The Futility Infielder

A Baseball Journal by Jay Jaffe I'm a baseball fan living in New York City. In between long tirades about the New York Yankees and the national pastime in general, I'm a graphic designer.

Friday, September 22, 2006

 

The Sox Come Unraveled, and Other Tales From the Bullpen

The American League Central has turned out to have one of the best races in recent memory, with the Tigers, Twins and White Sox dueling for two playoff spots. But it appears the three-horse race has dwindled to two, and it's the defending Sox -- six games out of first and 5.5 back in the Wild Card -- who've faded in the backstretch. I've got an article in today's New York Sun exploring "The Unraveling of the World Champions":
As September dawned, the Sox and Twins were running neck-and-neck for the Wild Card, apparently the only postseason vacancy remaining in the AL. Chicago held a half-game lead, but the [Baseball Prospectus Postseason] Odds report showed both teams holding a 50% shot of reaching October, either via the Central crown or the Wild Card. The remaining schedules favored Minnesota, with three more home games than the Sox and thehome-field advantage for a season-ending three-game series between the two clubs; at the imposing Metrodome, the Twins had gone 45–22.

Nonetheless, conventional wisdom showed reasons to favor the Sox. Not only did they have experience and the championship imprimatur on their side, they held a significant advantage at the training table.

In August, the Twins suffered a pair of devastating blows to their rotation. Brad Radke, who'd battled a torn labrum all season, left his August 25 start against Chicago after just two innings and was subsequently discovered to have a stress fracture in his shoulder. Worse, rookie Francisco Liriano, arguably the best pitcher in the league this year (even better than teammate Johan Santana), was limited to one start in August because of elbow soreness. By comparison, the defending champs were fairly healthy, save for a recent hamstring injury to slugger Jim Thome and intermittent problems with Joe Crede's back.

Yet the Sox are the ones who unraveled. Despite the Twins' injuries — Liriano is done for the year after an abortive return, while Radke may get one more start — Minnesota has raced to a 13–6 record this month, while Chicago has stumbled along at 7–12. What happened?
What happened is that both the offense and the pitching went down the tubes. Specifically, those injuries to Thome and Crede turned out to be much more detrimental than expected, helping the team's scoring rate fell off 36 percent this month (more than that, actually, since the Sox were shut out last night; Crede's slump has expanded to 0-for-25. The bullpen fell apart as well, yielding a 6.58 ERA (that increased last night, too) this month as Bobby Jenks (10.12 ERA, scored upon in four straight appearances) and Brandon McCarthy (19.29 ERA, scored upon in six out of seven appearances) dropped the ball. And while GM Kenny Williams did some good work over the winter in acquiring Thome, he tabbed the wrong rookie centerfielder to replace him, trading Chris Young to Arizona while keeping Brian Anderson, who's hit just 231/.301/.368. He passed up a deadline trade for Alfonso Soriano that would have cost them McCarthy but given the team the option of sliding slumping Scott Podsednik over to centerfield, where the offensive bar was lower.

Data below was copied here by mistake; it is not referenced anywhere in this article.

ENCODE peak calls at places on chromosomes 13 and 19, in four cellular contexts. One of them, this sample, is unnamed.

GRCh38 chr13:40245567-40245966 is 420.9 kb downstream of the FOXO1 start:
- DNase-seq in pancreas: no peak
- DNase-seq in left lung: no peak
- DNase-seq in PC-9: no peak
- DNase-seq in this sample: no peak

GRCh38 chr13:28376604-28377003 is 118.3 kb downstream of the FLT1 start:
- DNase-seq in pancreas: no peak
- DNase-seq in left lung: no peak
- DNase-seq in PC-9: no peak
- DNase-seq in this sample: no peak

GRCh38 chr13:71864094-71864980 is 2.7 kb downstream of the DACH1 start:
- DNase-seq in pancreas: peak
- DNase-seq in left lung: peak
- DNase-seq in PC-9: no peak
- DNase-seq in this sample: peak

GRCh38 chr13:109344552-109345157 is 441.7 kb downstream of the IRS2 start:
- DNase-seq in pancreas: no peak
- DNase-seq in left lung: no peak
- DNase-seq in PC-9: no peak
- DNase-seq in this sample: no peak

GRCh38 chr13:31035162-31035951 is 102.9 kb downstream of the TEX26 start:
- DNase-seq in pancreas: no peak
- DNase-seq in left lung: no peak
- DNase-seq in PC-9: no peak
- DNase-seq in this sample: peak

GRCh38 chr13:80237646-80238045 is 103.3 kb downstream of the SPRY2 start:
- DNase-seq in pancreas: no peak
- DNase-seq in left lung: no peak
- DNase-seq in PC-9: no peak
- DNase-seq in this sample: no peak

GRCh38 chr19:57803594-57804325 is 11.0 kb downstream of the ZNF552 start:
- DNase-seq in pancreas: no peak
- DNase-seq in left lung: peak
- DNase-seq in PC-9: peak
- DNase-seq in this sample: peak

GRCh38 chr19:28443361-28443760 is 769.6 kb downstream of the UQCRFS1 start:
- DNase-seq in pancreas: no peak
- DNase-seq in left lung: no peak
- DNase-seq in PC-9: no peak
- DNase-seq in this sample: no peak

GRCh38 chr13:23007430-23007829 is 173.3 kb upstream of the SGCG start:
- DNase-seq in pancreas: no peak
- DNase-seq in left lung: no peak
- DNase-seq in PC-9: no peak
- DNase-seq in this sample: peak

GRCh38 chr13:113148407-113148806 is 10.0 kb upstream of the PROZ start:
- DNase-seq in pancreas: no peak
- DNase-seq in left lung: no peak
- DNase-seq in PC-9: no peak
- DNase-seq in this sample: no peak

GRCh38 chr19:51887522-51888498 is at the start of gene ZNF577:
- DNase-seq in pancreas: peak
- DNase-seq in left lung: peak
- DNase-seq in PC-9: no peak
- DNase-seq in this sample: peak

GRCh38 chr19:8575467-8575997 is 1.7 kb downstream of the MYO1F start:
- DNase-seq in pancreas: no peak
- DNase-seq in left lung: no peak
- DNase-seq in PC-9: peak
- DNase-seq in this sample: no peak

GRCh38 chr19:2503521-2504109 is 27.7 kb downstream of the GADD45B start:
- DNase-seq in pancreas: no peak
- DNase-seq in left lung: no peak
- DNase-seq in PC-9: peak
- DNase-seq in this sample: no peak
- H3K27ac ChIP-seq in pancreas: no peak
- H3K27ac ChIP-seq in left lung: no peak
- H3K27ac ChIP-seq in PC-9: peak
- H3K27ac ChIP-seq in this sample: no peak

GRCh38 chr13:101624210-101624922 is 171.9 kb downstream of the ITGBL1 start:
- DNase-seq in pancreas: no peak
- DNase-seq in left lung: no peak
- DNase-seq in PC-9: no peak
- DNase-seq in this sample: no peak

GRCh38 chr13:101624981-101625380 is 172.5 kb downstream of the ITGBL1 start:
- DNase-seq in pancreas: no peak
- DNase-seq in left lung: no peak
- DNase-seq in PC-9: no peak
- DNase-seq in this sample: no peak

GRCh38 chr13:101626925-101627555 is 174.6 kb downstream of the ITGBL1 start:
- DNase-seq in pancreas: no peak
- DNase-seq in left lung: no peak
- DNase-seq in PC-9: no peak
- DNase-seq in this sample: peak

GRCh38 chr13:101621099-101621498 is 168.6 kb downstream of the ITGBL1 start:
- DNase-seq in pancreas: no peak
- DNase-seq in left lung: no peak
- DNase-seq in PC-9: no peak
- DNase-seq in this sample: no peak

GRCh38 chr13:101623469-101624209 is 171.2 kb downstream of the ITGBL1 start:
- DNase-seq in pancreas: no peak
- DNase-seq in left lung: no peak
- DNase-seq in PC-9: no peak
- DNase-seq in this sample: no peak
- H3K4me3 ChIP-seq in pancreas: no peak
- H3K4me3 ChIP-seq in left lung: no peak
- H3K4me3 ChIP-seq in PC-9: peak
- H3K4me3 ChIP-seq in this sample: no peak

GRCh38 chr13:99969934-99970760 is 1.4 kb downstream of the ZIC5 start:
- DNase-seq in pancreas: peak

Anyway, the article is free, so don't be shy.

Meanwhile, I've got a couple of links to point out, stuff that's slipped through the cracks recently. First, there's my much-promised "Prospectus Hit List: A Brief History", which ran... wow, two weeks ago. Thanks to the number-crunching of Clay Davenport, BP now has Adjusted Standings data going back into the 19th century, data that will hopefully find its way to the site in due time. I had the pleasure of sifting through it to answer some of the burning questions readers have had: who's finished first most often (the Yanks, 22 times but not since 1998), what's the longest consecutive run at #1 (four years, by three different franchises, two of them Yankee dynasties), how often does #1 win the World Series (about half the time), how often does #1 miss the postseason completely, as the Indians did last year (just five other times), what the best and worst single-season marks of all time are, and what a composite all-time ranking of the 30 franchises would look like (a whole lot of New York at the top).

One issue my astute readers raised was that when I tallied how often various rankings reached the postseason and won the World Series, I lumped the three eras coinciding with different postseason structures (1901-1968, 1969-1993, and 1995-2005) together, generating some results which muddied up the picture. I'll be attempting to clear that up -- and getting to some of the other interesting facets about the data -- in an article to be named later, so to speak. Big thanks to Clay for running those numbers and to my trusty research assistant, Peter Quadrino, for his help.